Brahmastra Part One- Shiva is not just minting money at the box office but also getting praise for its visual effects. The Ayan Mukerji directorial has been praised for its VFX and pushing the boundaries in that genre as far as Indian cinema is concerned. Namit Malhotra, who heads Prime Focus, the team behind Brahmastra’s VFX, speaks to Hindustan Times about the praise, comparisons with other films like Adipurush, and the vision going forward. Also read: Adipurush director Om Raut defends teaser amid criticism of VFX
Namit is a producer on Brahmastra apart from helming the much-talked about visual effects for the film. Talking about the positive reception to the film’s VFX, he says, “When such good things happen, it doesn’t necessarily sink in because when you are in that creative zone, you don’t think about the outcome. As I have settled down, what I have realised is that this was a very long cherished dream of mine, of bringing the best world can offer to our Indian cinema. With all the praise and validation we have had, it does feel fulfilment of a dream and start of a new journey.”
Weeks after Brahmastra’s release, the teaser of another VFX-heavy film Adipurush was released and many criticised the graphics there as ‘amateurish’. In fact, some praised Ayan and Brahmastra even more, comparing Adipurush to it unfavourably. While refusing to comment on Adipurush itself, Namit says, “No matter how confident a filmmaker is about their work, ultimately it boils down to what the audience feels. The audiences are the judge of what will work and what is not going to work. The fact that our effort has been applauded and is getting even more praise only makes me thankful that we were able to get there. Creation is always complicated. Everybody tries to do the best they can in their mind. Does it hit the bullseye or not is ultimately the decision of the audience. So for us, it’s not arrogance but relief that the audience likes it.”
He agrees that even Brahmastra got its fair share of criticism as there was a lot in the film’s visual effects that people did not like. “Even for Brahmastra, we got criticism also apart from praise, which is fair. We thought some of those things were pretty good but the audiences didn’t appreciate. Judgment is always subjective in these matters. We will take all this into consideration moving forward. It would be foolhardy for us to get clear feedback and not make sure that do not deliver better in the next part,” he says.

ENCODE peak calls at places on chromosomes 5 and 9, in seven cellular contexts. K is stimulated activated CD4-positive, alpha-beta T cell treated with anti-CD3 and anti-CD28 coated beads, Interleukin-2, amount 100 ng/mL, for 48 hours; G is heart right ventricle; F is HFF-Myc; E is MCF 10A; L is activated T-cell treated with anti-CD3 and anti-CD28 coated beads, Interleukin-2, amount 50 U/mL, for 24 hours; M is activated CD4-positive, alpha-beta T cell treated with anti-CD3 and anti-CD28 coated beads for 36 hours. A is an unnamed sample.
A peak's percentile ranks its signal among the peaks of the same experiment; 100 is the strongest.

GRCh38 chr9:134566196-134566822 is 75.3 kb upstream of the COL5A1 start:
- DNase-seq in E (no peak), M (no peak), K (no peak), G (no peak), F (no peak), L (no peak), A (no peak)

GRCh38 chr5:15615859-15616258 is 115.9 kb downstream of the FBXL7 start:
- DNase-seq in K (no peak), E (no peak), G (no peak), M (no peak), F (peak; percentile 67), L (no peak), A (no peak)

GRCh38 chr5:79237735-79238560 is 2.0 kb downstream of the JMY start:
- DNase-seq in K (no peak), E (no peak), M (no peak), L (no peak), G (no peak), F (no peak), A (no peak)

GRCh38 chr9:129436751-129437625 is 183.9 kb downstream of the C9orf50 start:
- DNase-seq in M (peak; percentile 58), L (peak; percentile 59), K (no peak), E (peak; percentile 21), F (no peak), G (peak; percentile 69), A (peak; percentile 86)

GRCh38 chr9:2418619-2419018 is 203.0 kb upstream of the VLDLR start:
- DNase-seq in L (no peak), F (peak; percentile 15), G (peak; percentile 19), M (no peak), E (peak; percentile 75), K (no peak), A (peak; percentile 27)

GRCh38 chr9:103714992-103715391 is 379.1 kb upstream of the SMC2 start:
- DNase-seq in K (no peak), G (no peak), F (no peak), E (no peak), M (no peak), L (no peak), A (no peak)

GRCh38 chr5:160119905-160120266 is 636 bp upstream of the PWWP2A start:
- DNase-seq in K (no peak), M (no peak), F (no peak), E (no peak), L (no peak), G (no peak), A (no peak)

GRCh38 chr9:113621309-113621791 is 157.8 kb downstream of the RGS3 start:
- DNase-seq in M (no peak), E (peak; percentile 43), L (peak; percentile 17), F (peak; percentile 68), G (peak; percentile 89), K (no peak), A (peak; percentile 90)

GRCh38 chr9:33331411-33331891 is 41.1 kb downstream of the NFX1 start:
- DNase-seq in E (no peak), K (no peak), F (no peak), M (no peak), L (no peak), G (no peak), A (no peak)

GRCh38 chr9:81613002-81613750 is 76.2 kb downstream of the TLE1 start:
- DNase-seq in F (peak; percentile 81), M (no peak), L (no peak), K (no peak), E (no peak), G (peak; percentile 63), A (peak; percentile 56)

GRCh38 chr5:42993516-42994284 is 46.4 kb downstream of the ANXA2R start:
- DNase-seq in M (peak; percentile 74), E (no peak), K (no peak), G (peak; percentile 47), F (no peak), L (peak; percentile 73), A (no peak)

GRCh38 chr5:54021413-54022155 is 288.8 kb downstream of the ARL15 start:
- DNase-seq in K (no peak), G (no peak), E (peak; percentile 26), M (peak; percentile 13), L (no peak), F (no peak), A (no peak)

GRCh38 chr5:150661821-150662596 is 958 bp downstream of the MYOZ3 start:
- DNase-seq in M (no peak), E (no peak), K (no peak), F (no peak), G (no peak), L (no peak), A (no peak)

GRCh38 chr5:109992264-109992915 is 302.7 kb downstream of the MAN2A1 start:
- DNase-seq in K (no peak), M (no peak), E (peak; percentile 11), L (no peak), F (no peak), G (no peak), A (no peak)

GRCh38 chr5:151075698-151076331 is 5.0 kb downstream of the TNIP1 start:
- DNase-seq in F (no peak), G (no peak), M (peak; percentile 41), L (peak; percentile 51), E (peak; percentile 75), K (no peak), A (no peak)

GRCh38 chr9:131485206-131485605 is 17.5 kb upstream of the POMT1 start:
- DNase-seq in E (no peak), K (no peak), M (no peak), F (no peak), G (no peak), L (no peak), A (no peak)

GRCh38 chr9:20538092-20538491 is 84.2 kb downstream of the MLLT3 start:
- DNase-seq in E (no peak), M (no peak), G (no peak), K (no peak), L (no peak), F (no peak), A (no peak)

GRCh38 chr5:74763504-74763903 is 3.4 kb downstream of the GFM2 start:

Brahmastra took seven years to make, during which there were delays due to budget, VFX hurdles, and the Covid-19 pandemic. Talking about how the team stayed energized despite the roadblocks and delays, Namit says, “There was no uncertainty. We had lots of challenges from a financial standpoint and time availability and then we had Covid in between. We had to make sure all the other teams were running in sync with what we were trying to do. We are trying to be judicious with everything. There was an intense approach to it and I give a lot of credit to Ayan for staying on course all this time. Yes, the time can make you feel fatigued but the process of creation continues. It actually kept us all excited as we kept seeing new things. You learn to enjoy the journey.”
Already many are calling Brahmastra–along with other films like Ra.One and Enthiran–the gold standard of visual effects in Indian cinema. But Namit does not want to rest on those laurels. “There is a common theme in the industry that our work gets outdated the moment it is released. You have done it. If you have to do the same thing, that’s not hard. It’s always finding the next phase of it is challenging. The good thing about what we do is that there is nothing stopping imagination. There is so much out there that we feel we could be creating. This puts us on a track to keep raising the bar,” he says.
But he does feel that he and Prime Focus have a lot to offer to the film industry now with the success of Brahmastra. He says, “In 1975, we made Sholay and around the same time, in 1977, Hollywood made Star Wars. They took the art form of Star Wars and made a whole industry and grammar of filmmaking. But after we made Sholay, we couldn’t really top it until now. We are, now, making a lot of headway to take it to the next level. That’s where our industry will finally be able to bring that big screen, larger-than-life experience to our audiences. There is a lot of ground we can cover.”